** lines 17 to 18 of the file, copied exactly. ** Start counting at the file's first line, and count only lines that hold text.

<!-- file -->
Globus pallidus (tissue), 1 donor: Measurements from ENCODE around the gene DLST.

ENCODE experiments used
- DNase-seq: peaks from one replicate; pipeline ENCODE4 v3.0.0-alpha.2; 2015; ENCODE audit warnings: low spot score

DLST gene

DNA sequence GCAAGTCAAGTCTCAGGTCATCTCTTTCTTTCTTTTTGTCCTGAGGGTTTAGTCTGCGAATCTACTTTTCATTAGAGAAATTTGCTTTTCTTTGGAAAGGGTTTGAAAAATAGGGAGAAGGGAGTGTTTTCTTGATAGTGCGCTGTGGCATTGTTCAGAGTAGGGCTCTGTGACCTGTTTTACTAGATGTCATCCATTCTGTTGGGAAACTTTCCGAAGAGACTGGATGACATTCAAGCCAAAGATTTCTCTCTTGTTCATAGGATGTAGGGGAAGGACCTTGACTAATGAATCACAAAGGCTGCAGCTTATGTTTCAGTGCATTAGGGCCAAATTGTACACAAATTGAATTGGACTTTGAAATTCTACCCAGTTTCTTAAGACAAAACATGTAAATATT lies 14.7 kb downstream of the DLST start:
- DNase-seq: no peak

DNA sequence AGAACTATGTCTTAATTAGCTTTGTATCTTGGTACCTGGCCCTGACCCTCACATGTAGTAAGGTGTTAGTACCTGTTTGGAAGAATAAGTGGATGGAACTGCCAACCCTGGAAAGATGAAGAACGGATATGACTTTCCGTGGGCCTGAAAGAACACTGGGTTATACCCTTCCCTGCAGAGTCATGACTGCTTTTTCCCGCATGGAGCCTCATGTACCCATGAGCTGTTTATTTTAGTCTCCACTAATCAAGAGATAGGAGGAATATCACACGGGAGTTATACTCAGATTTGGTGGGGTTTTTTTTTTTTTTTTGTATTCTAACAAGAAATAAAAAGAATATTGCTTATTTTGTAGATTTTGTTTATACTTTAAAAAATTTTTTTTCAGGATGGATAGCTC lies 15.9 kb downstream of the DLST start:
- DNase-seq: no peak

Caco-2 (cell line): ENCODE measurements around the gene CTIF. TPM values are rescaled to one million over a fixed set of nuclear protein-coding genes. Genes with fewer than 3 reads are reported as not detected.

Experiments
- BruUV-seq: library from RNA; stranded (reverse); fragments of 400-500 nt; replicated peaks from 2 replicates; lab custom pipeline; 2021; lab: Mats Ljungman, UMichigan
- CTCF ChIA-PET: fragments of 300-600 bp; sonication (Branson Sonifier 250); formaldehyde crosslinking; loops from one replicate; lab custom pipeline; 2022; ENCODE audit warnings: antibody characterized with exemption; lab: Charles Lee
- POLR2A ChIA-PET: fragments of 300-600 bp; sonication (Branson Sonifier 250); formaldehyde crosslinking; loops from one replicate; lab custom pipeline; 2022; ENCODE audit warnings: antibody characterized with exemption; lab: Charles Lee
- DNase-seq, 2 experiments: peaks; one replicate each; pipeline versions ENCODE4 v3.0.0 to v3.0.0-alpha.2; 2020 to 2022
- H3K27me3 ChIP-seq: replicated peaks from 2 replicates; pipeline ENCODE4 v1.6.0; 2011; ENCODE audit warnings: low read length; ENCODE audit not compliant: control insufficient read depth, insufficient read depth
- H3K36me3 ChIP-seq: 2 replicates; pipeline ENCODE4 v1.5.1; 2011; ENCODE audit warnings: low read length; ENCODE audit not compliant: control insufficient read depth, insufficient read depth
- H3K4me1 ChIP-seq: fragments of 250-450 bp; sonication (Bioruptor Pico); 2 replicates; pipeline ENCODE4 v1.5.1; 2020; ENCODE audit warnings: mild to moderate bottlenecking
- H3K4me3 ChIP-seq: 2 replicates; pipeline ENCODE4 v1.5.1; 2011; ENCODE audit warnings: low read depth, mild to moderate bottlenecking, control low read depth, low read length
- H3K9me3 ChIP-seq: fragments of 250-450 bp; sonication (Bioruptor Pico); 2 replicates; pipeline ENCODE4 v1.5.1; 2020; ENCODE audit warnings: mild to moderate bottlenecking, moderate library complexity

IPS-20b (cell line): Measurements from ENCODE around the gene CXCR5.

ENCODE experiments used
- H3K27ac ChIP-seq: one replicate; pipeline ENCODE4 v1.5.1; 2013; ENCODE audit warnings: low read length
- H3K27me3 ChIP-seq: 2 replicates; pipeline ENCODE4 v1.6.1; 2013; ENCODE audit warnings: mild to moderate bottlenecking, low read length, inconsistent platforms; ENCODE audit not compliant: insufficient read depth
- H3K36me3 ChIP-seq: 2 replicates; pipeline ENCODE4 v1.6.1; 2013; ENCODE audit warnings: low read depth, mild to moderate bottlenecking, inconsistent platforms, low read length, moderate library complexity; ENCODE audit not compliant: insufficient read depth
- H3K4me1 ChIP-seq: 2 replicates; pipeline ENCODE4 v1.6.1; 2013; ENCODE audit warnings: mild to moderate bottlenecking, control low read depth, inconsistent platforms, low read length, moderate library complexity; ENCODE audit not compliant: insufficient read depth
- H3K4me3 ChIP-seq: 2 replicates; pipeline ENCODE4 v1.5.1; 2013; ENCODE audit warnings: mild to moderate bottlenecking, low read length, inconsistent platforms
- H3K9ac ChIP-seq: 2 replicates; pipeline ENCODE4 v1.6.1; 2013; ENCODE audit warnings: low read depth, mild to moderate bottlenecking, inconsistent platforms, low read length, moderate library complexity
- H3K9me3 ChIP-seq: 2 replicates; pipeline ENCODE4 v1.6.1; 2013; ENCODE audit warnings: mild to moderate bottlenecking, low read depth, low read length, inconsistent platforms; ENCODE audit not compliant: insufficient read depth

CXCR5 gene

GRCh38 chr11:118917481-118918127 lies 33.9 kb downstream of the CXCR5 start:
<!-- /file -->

- H3K4me1 ChIP-seq: fragments of 250-450 bp; sonication (Bioruptor Pico); 2 replicates; pipeline ENCODE4 v1.5.1; 2020; ENCODE audit warnings: mild to moderate bottlenecking
- H3K4me3 ChIP-seq: 2 replicates; pipeline ENCODE4 v1.5.1; 2011; ENCODE audit warnings: low read depth, mild to moderate bottlenecking, control low read depth, low read length